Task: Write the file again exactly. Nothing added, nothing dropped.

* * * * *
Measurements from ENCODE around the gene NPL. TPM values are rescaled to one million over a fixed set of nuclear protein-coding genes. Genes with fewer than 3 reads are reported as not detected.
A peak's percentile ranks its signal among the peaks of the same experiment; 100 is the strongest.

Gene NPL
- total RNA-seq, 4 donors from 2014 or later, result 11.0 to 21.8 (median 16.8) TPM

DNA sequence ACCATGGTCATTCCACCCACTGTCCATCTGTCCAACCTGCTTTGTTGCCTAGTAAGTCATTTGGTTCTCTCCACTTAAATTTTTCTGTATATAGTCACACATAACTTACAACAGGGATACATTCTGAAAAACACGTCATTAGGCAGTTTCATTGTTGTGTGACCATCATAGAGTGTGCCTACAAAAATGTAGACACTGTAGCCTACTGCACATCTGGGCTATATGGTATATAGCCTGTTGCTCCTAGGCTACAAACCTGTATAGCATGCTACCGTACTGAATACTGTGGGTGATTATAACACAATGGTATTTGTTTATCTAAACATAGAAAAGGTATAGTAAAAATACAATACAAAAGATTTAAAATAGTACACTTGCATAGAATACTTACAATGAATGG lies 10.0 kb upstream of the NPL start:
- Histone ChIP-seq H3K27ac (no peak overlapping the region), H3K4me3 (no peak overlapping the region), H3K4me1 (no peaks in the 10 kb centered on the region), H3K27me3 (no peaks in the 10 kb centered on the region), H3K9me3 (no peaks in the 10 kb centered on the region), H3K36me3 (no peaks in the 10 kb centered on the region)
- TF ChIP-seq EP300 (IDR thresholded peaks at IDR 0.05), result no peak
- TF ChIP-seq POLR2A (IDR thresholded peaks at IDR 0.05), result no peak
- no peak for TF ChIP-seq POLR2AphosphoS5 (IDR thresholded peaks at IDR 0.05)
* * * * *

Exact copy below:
Measurements from ENCODE around the gene NPL. TPM values are rescaled to one million over a fixed set of nuclear protein-coding genes. Genes with fewer than 3 reads are reported as not detected.
A peak's percentile ranks its signal among the peaks of the same experiment; 100 is the strongest.

Gene NPL
- total RNA-seq, 4 donors from 2014 or later, result 11.0 to 21.8 (median 16.8) TPM

DNA sequence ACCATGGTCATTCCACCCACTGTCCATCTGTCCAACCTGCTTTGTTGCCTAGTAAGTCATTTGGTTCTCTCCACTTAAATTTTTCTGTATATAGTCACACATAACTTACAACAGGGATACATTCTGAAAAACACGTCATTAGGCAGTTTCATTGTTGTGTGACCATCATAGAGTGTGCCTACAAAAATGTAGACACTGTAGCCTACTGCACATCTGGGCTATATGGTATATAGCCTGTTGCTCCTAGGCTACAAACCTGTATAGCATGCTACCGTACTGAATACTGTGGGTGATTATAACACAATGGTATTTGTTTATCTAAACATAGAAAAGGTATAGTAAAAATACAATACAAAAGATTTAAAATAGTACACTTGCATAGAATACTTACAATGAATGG lies 10.0 kb upstream of the NPL start:
- Histone ChIP-seq H3K27ac (no peak overlapping the region), H3K4me3 (no peak overlapping the region), H3K4me1 (no peaks in the 10 kb centered on the region), H3K27me3 (no peaks in the 10 kb centered on the region), H3K9me3 (no peaks in the 10 kb centered on the region), H3K36me3 (no peaks in the 10 kb centered on the region)
- TF ChIP-seq EP300 (IDR thresholded peaks at IDR 0.05), result no peak
- TF ChIP-seq POLR2A (IDR thresholded peaks at IDR 0.05), result no peak
- no peak for TF ChIP-seq POLR2AphosphoS5 (IDR thresholded peaks at IDR 0.05)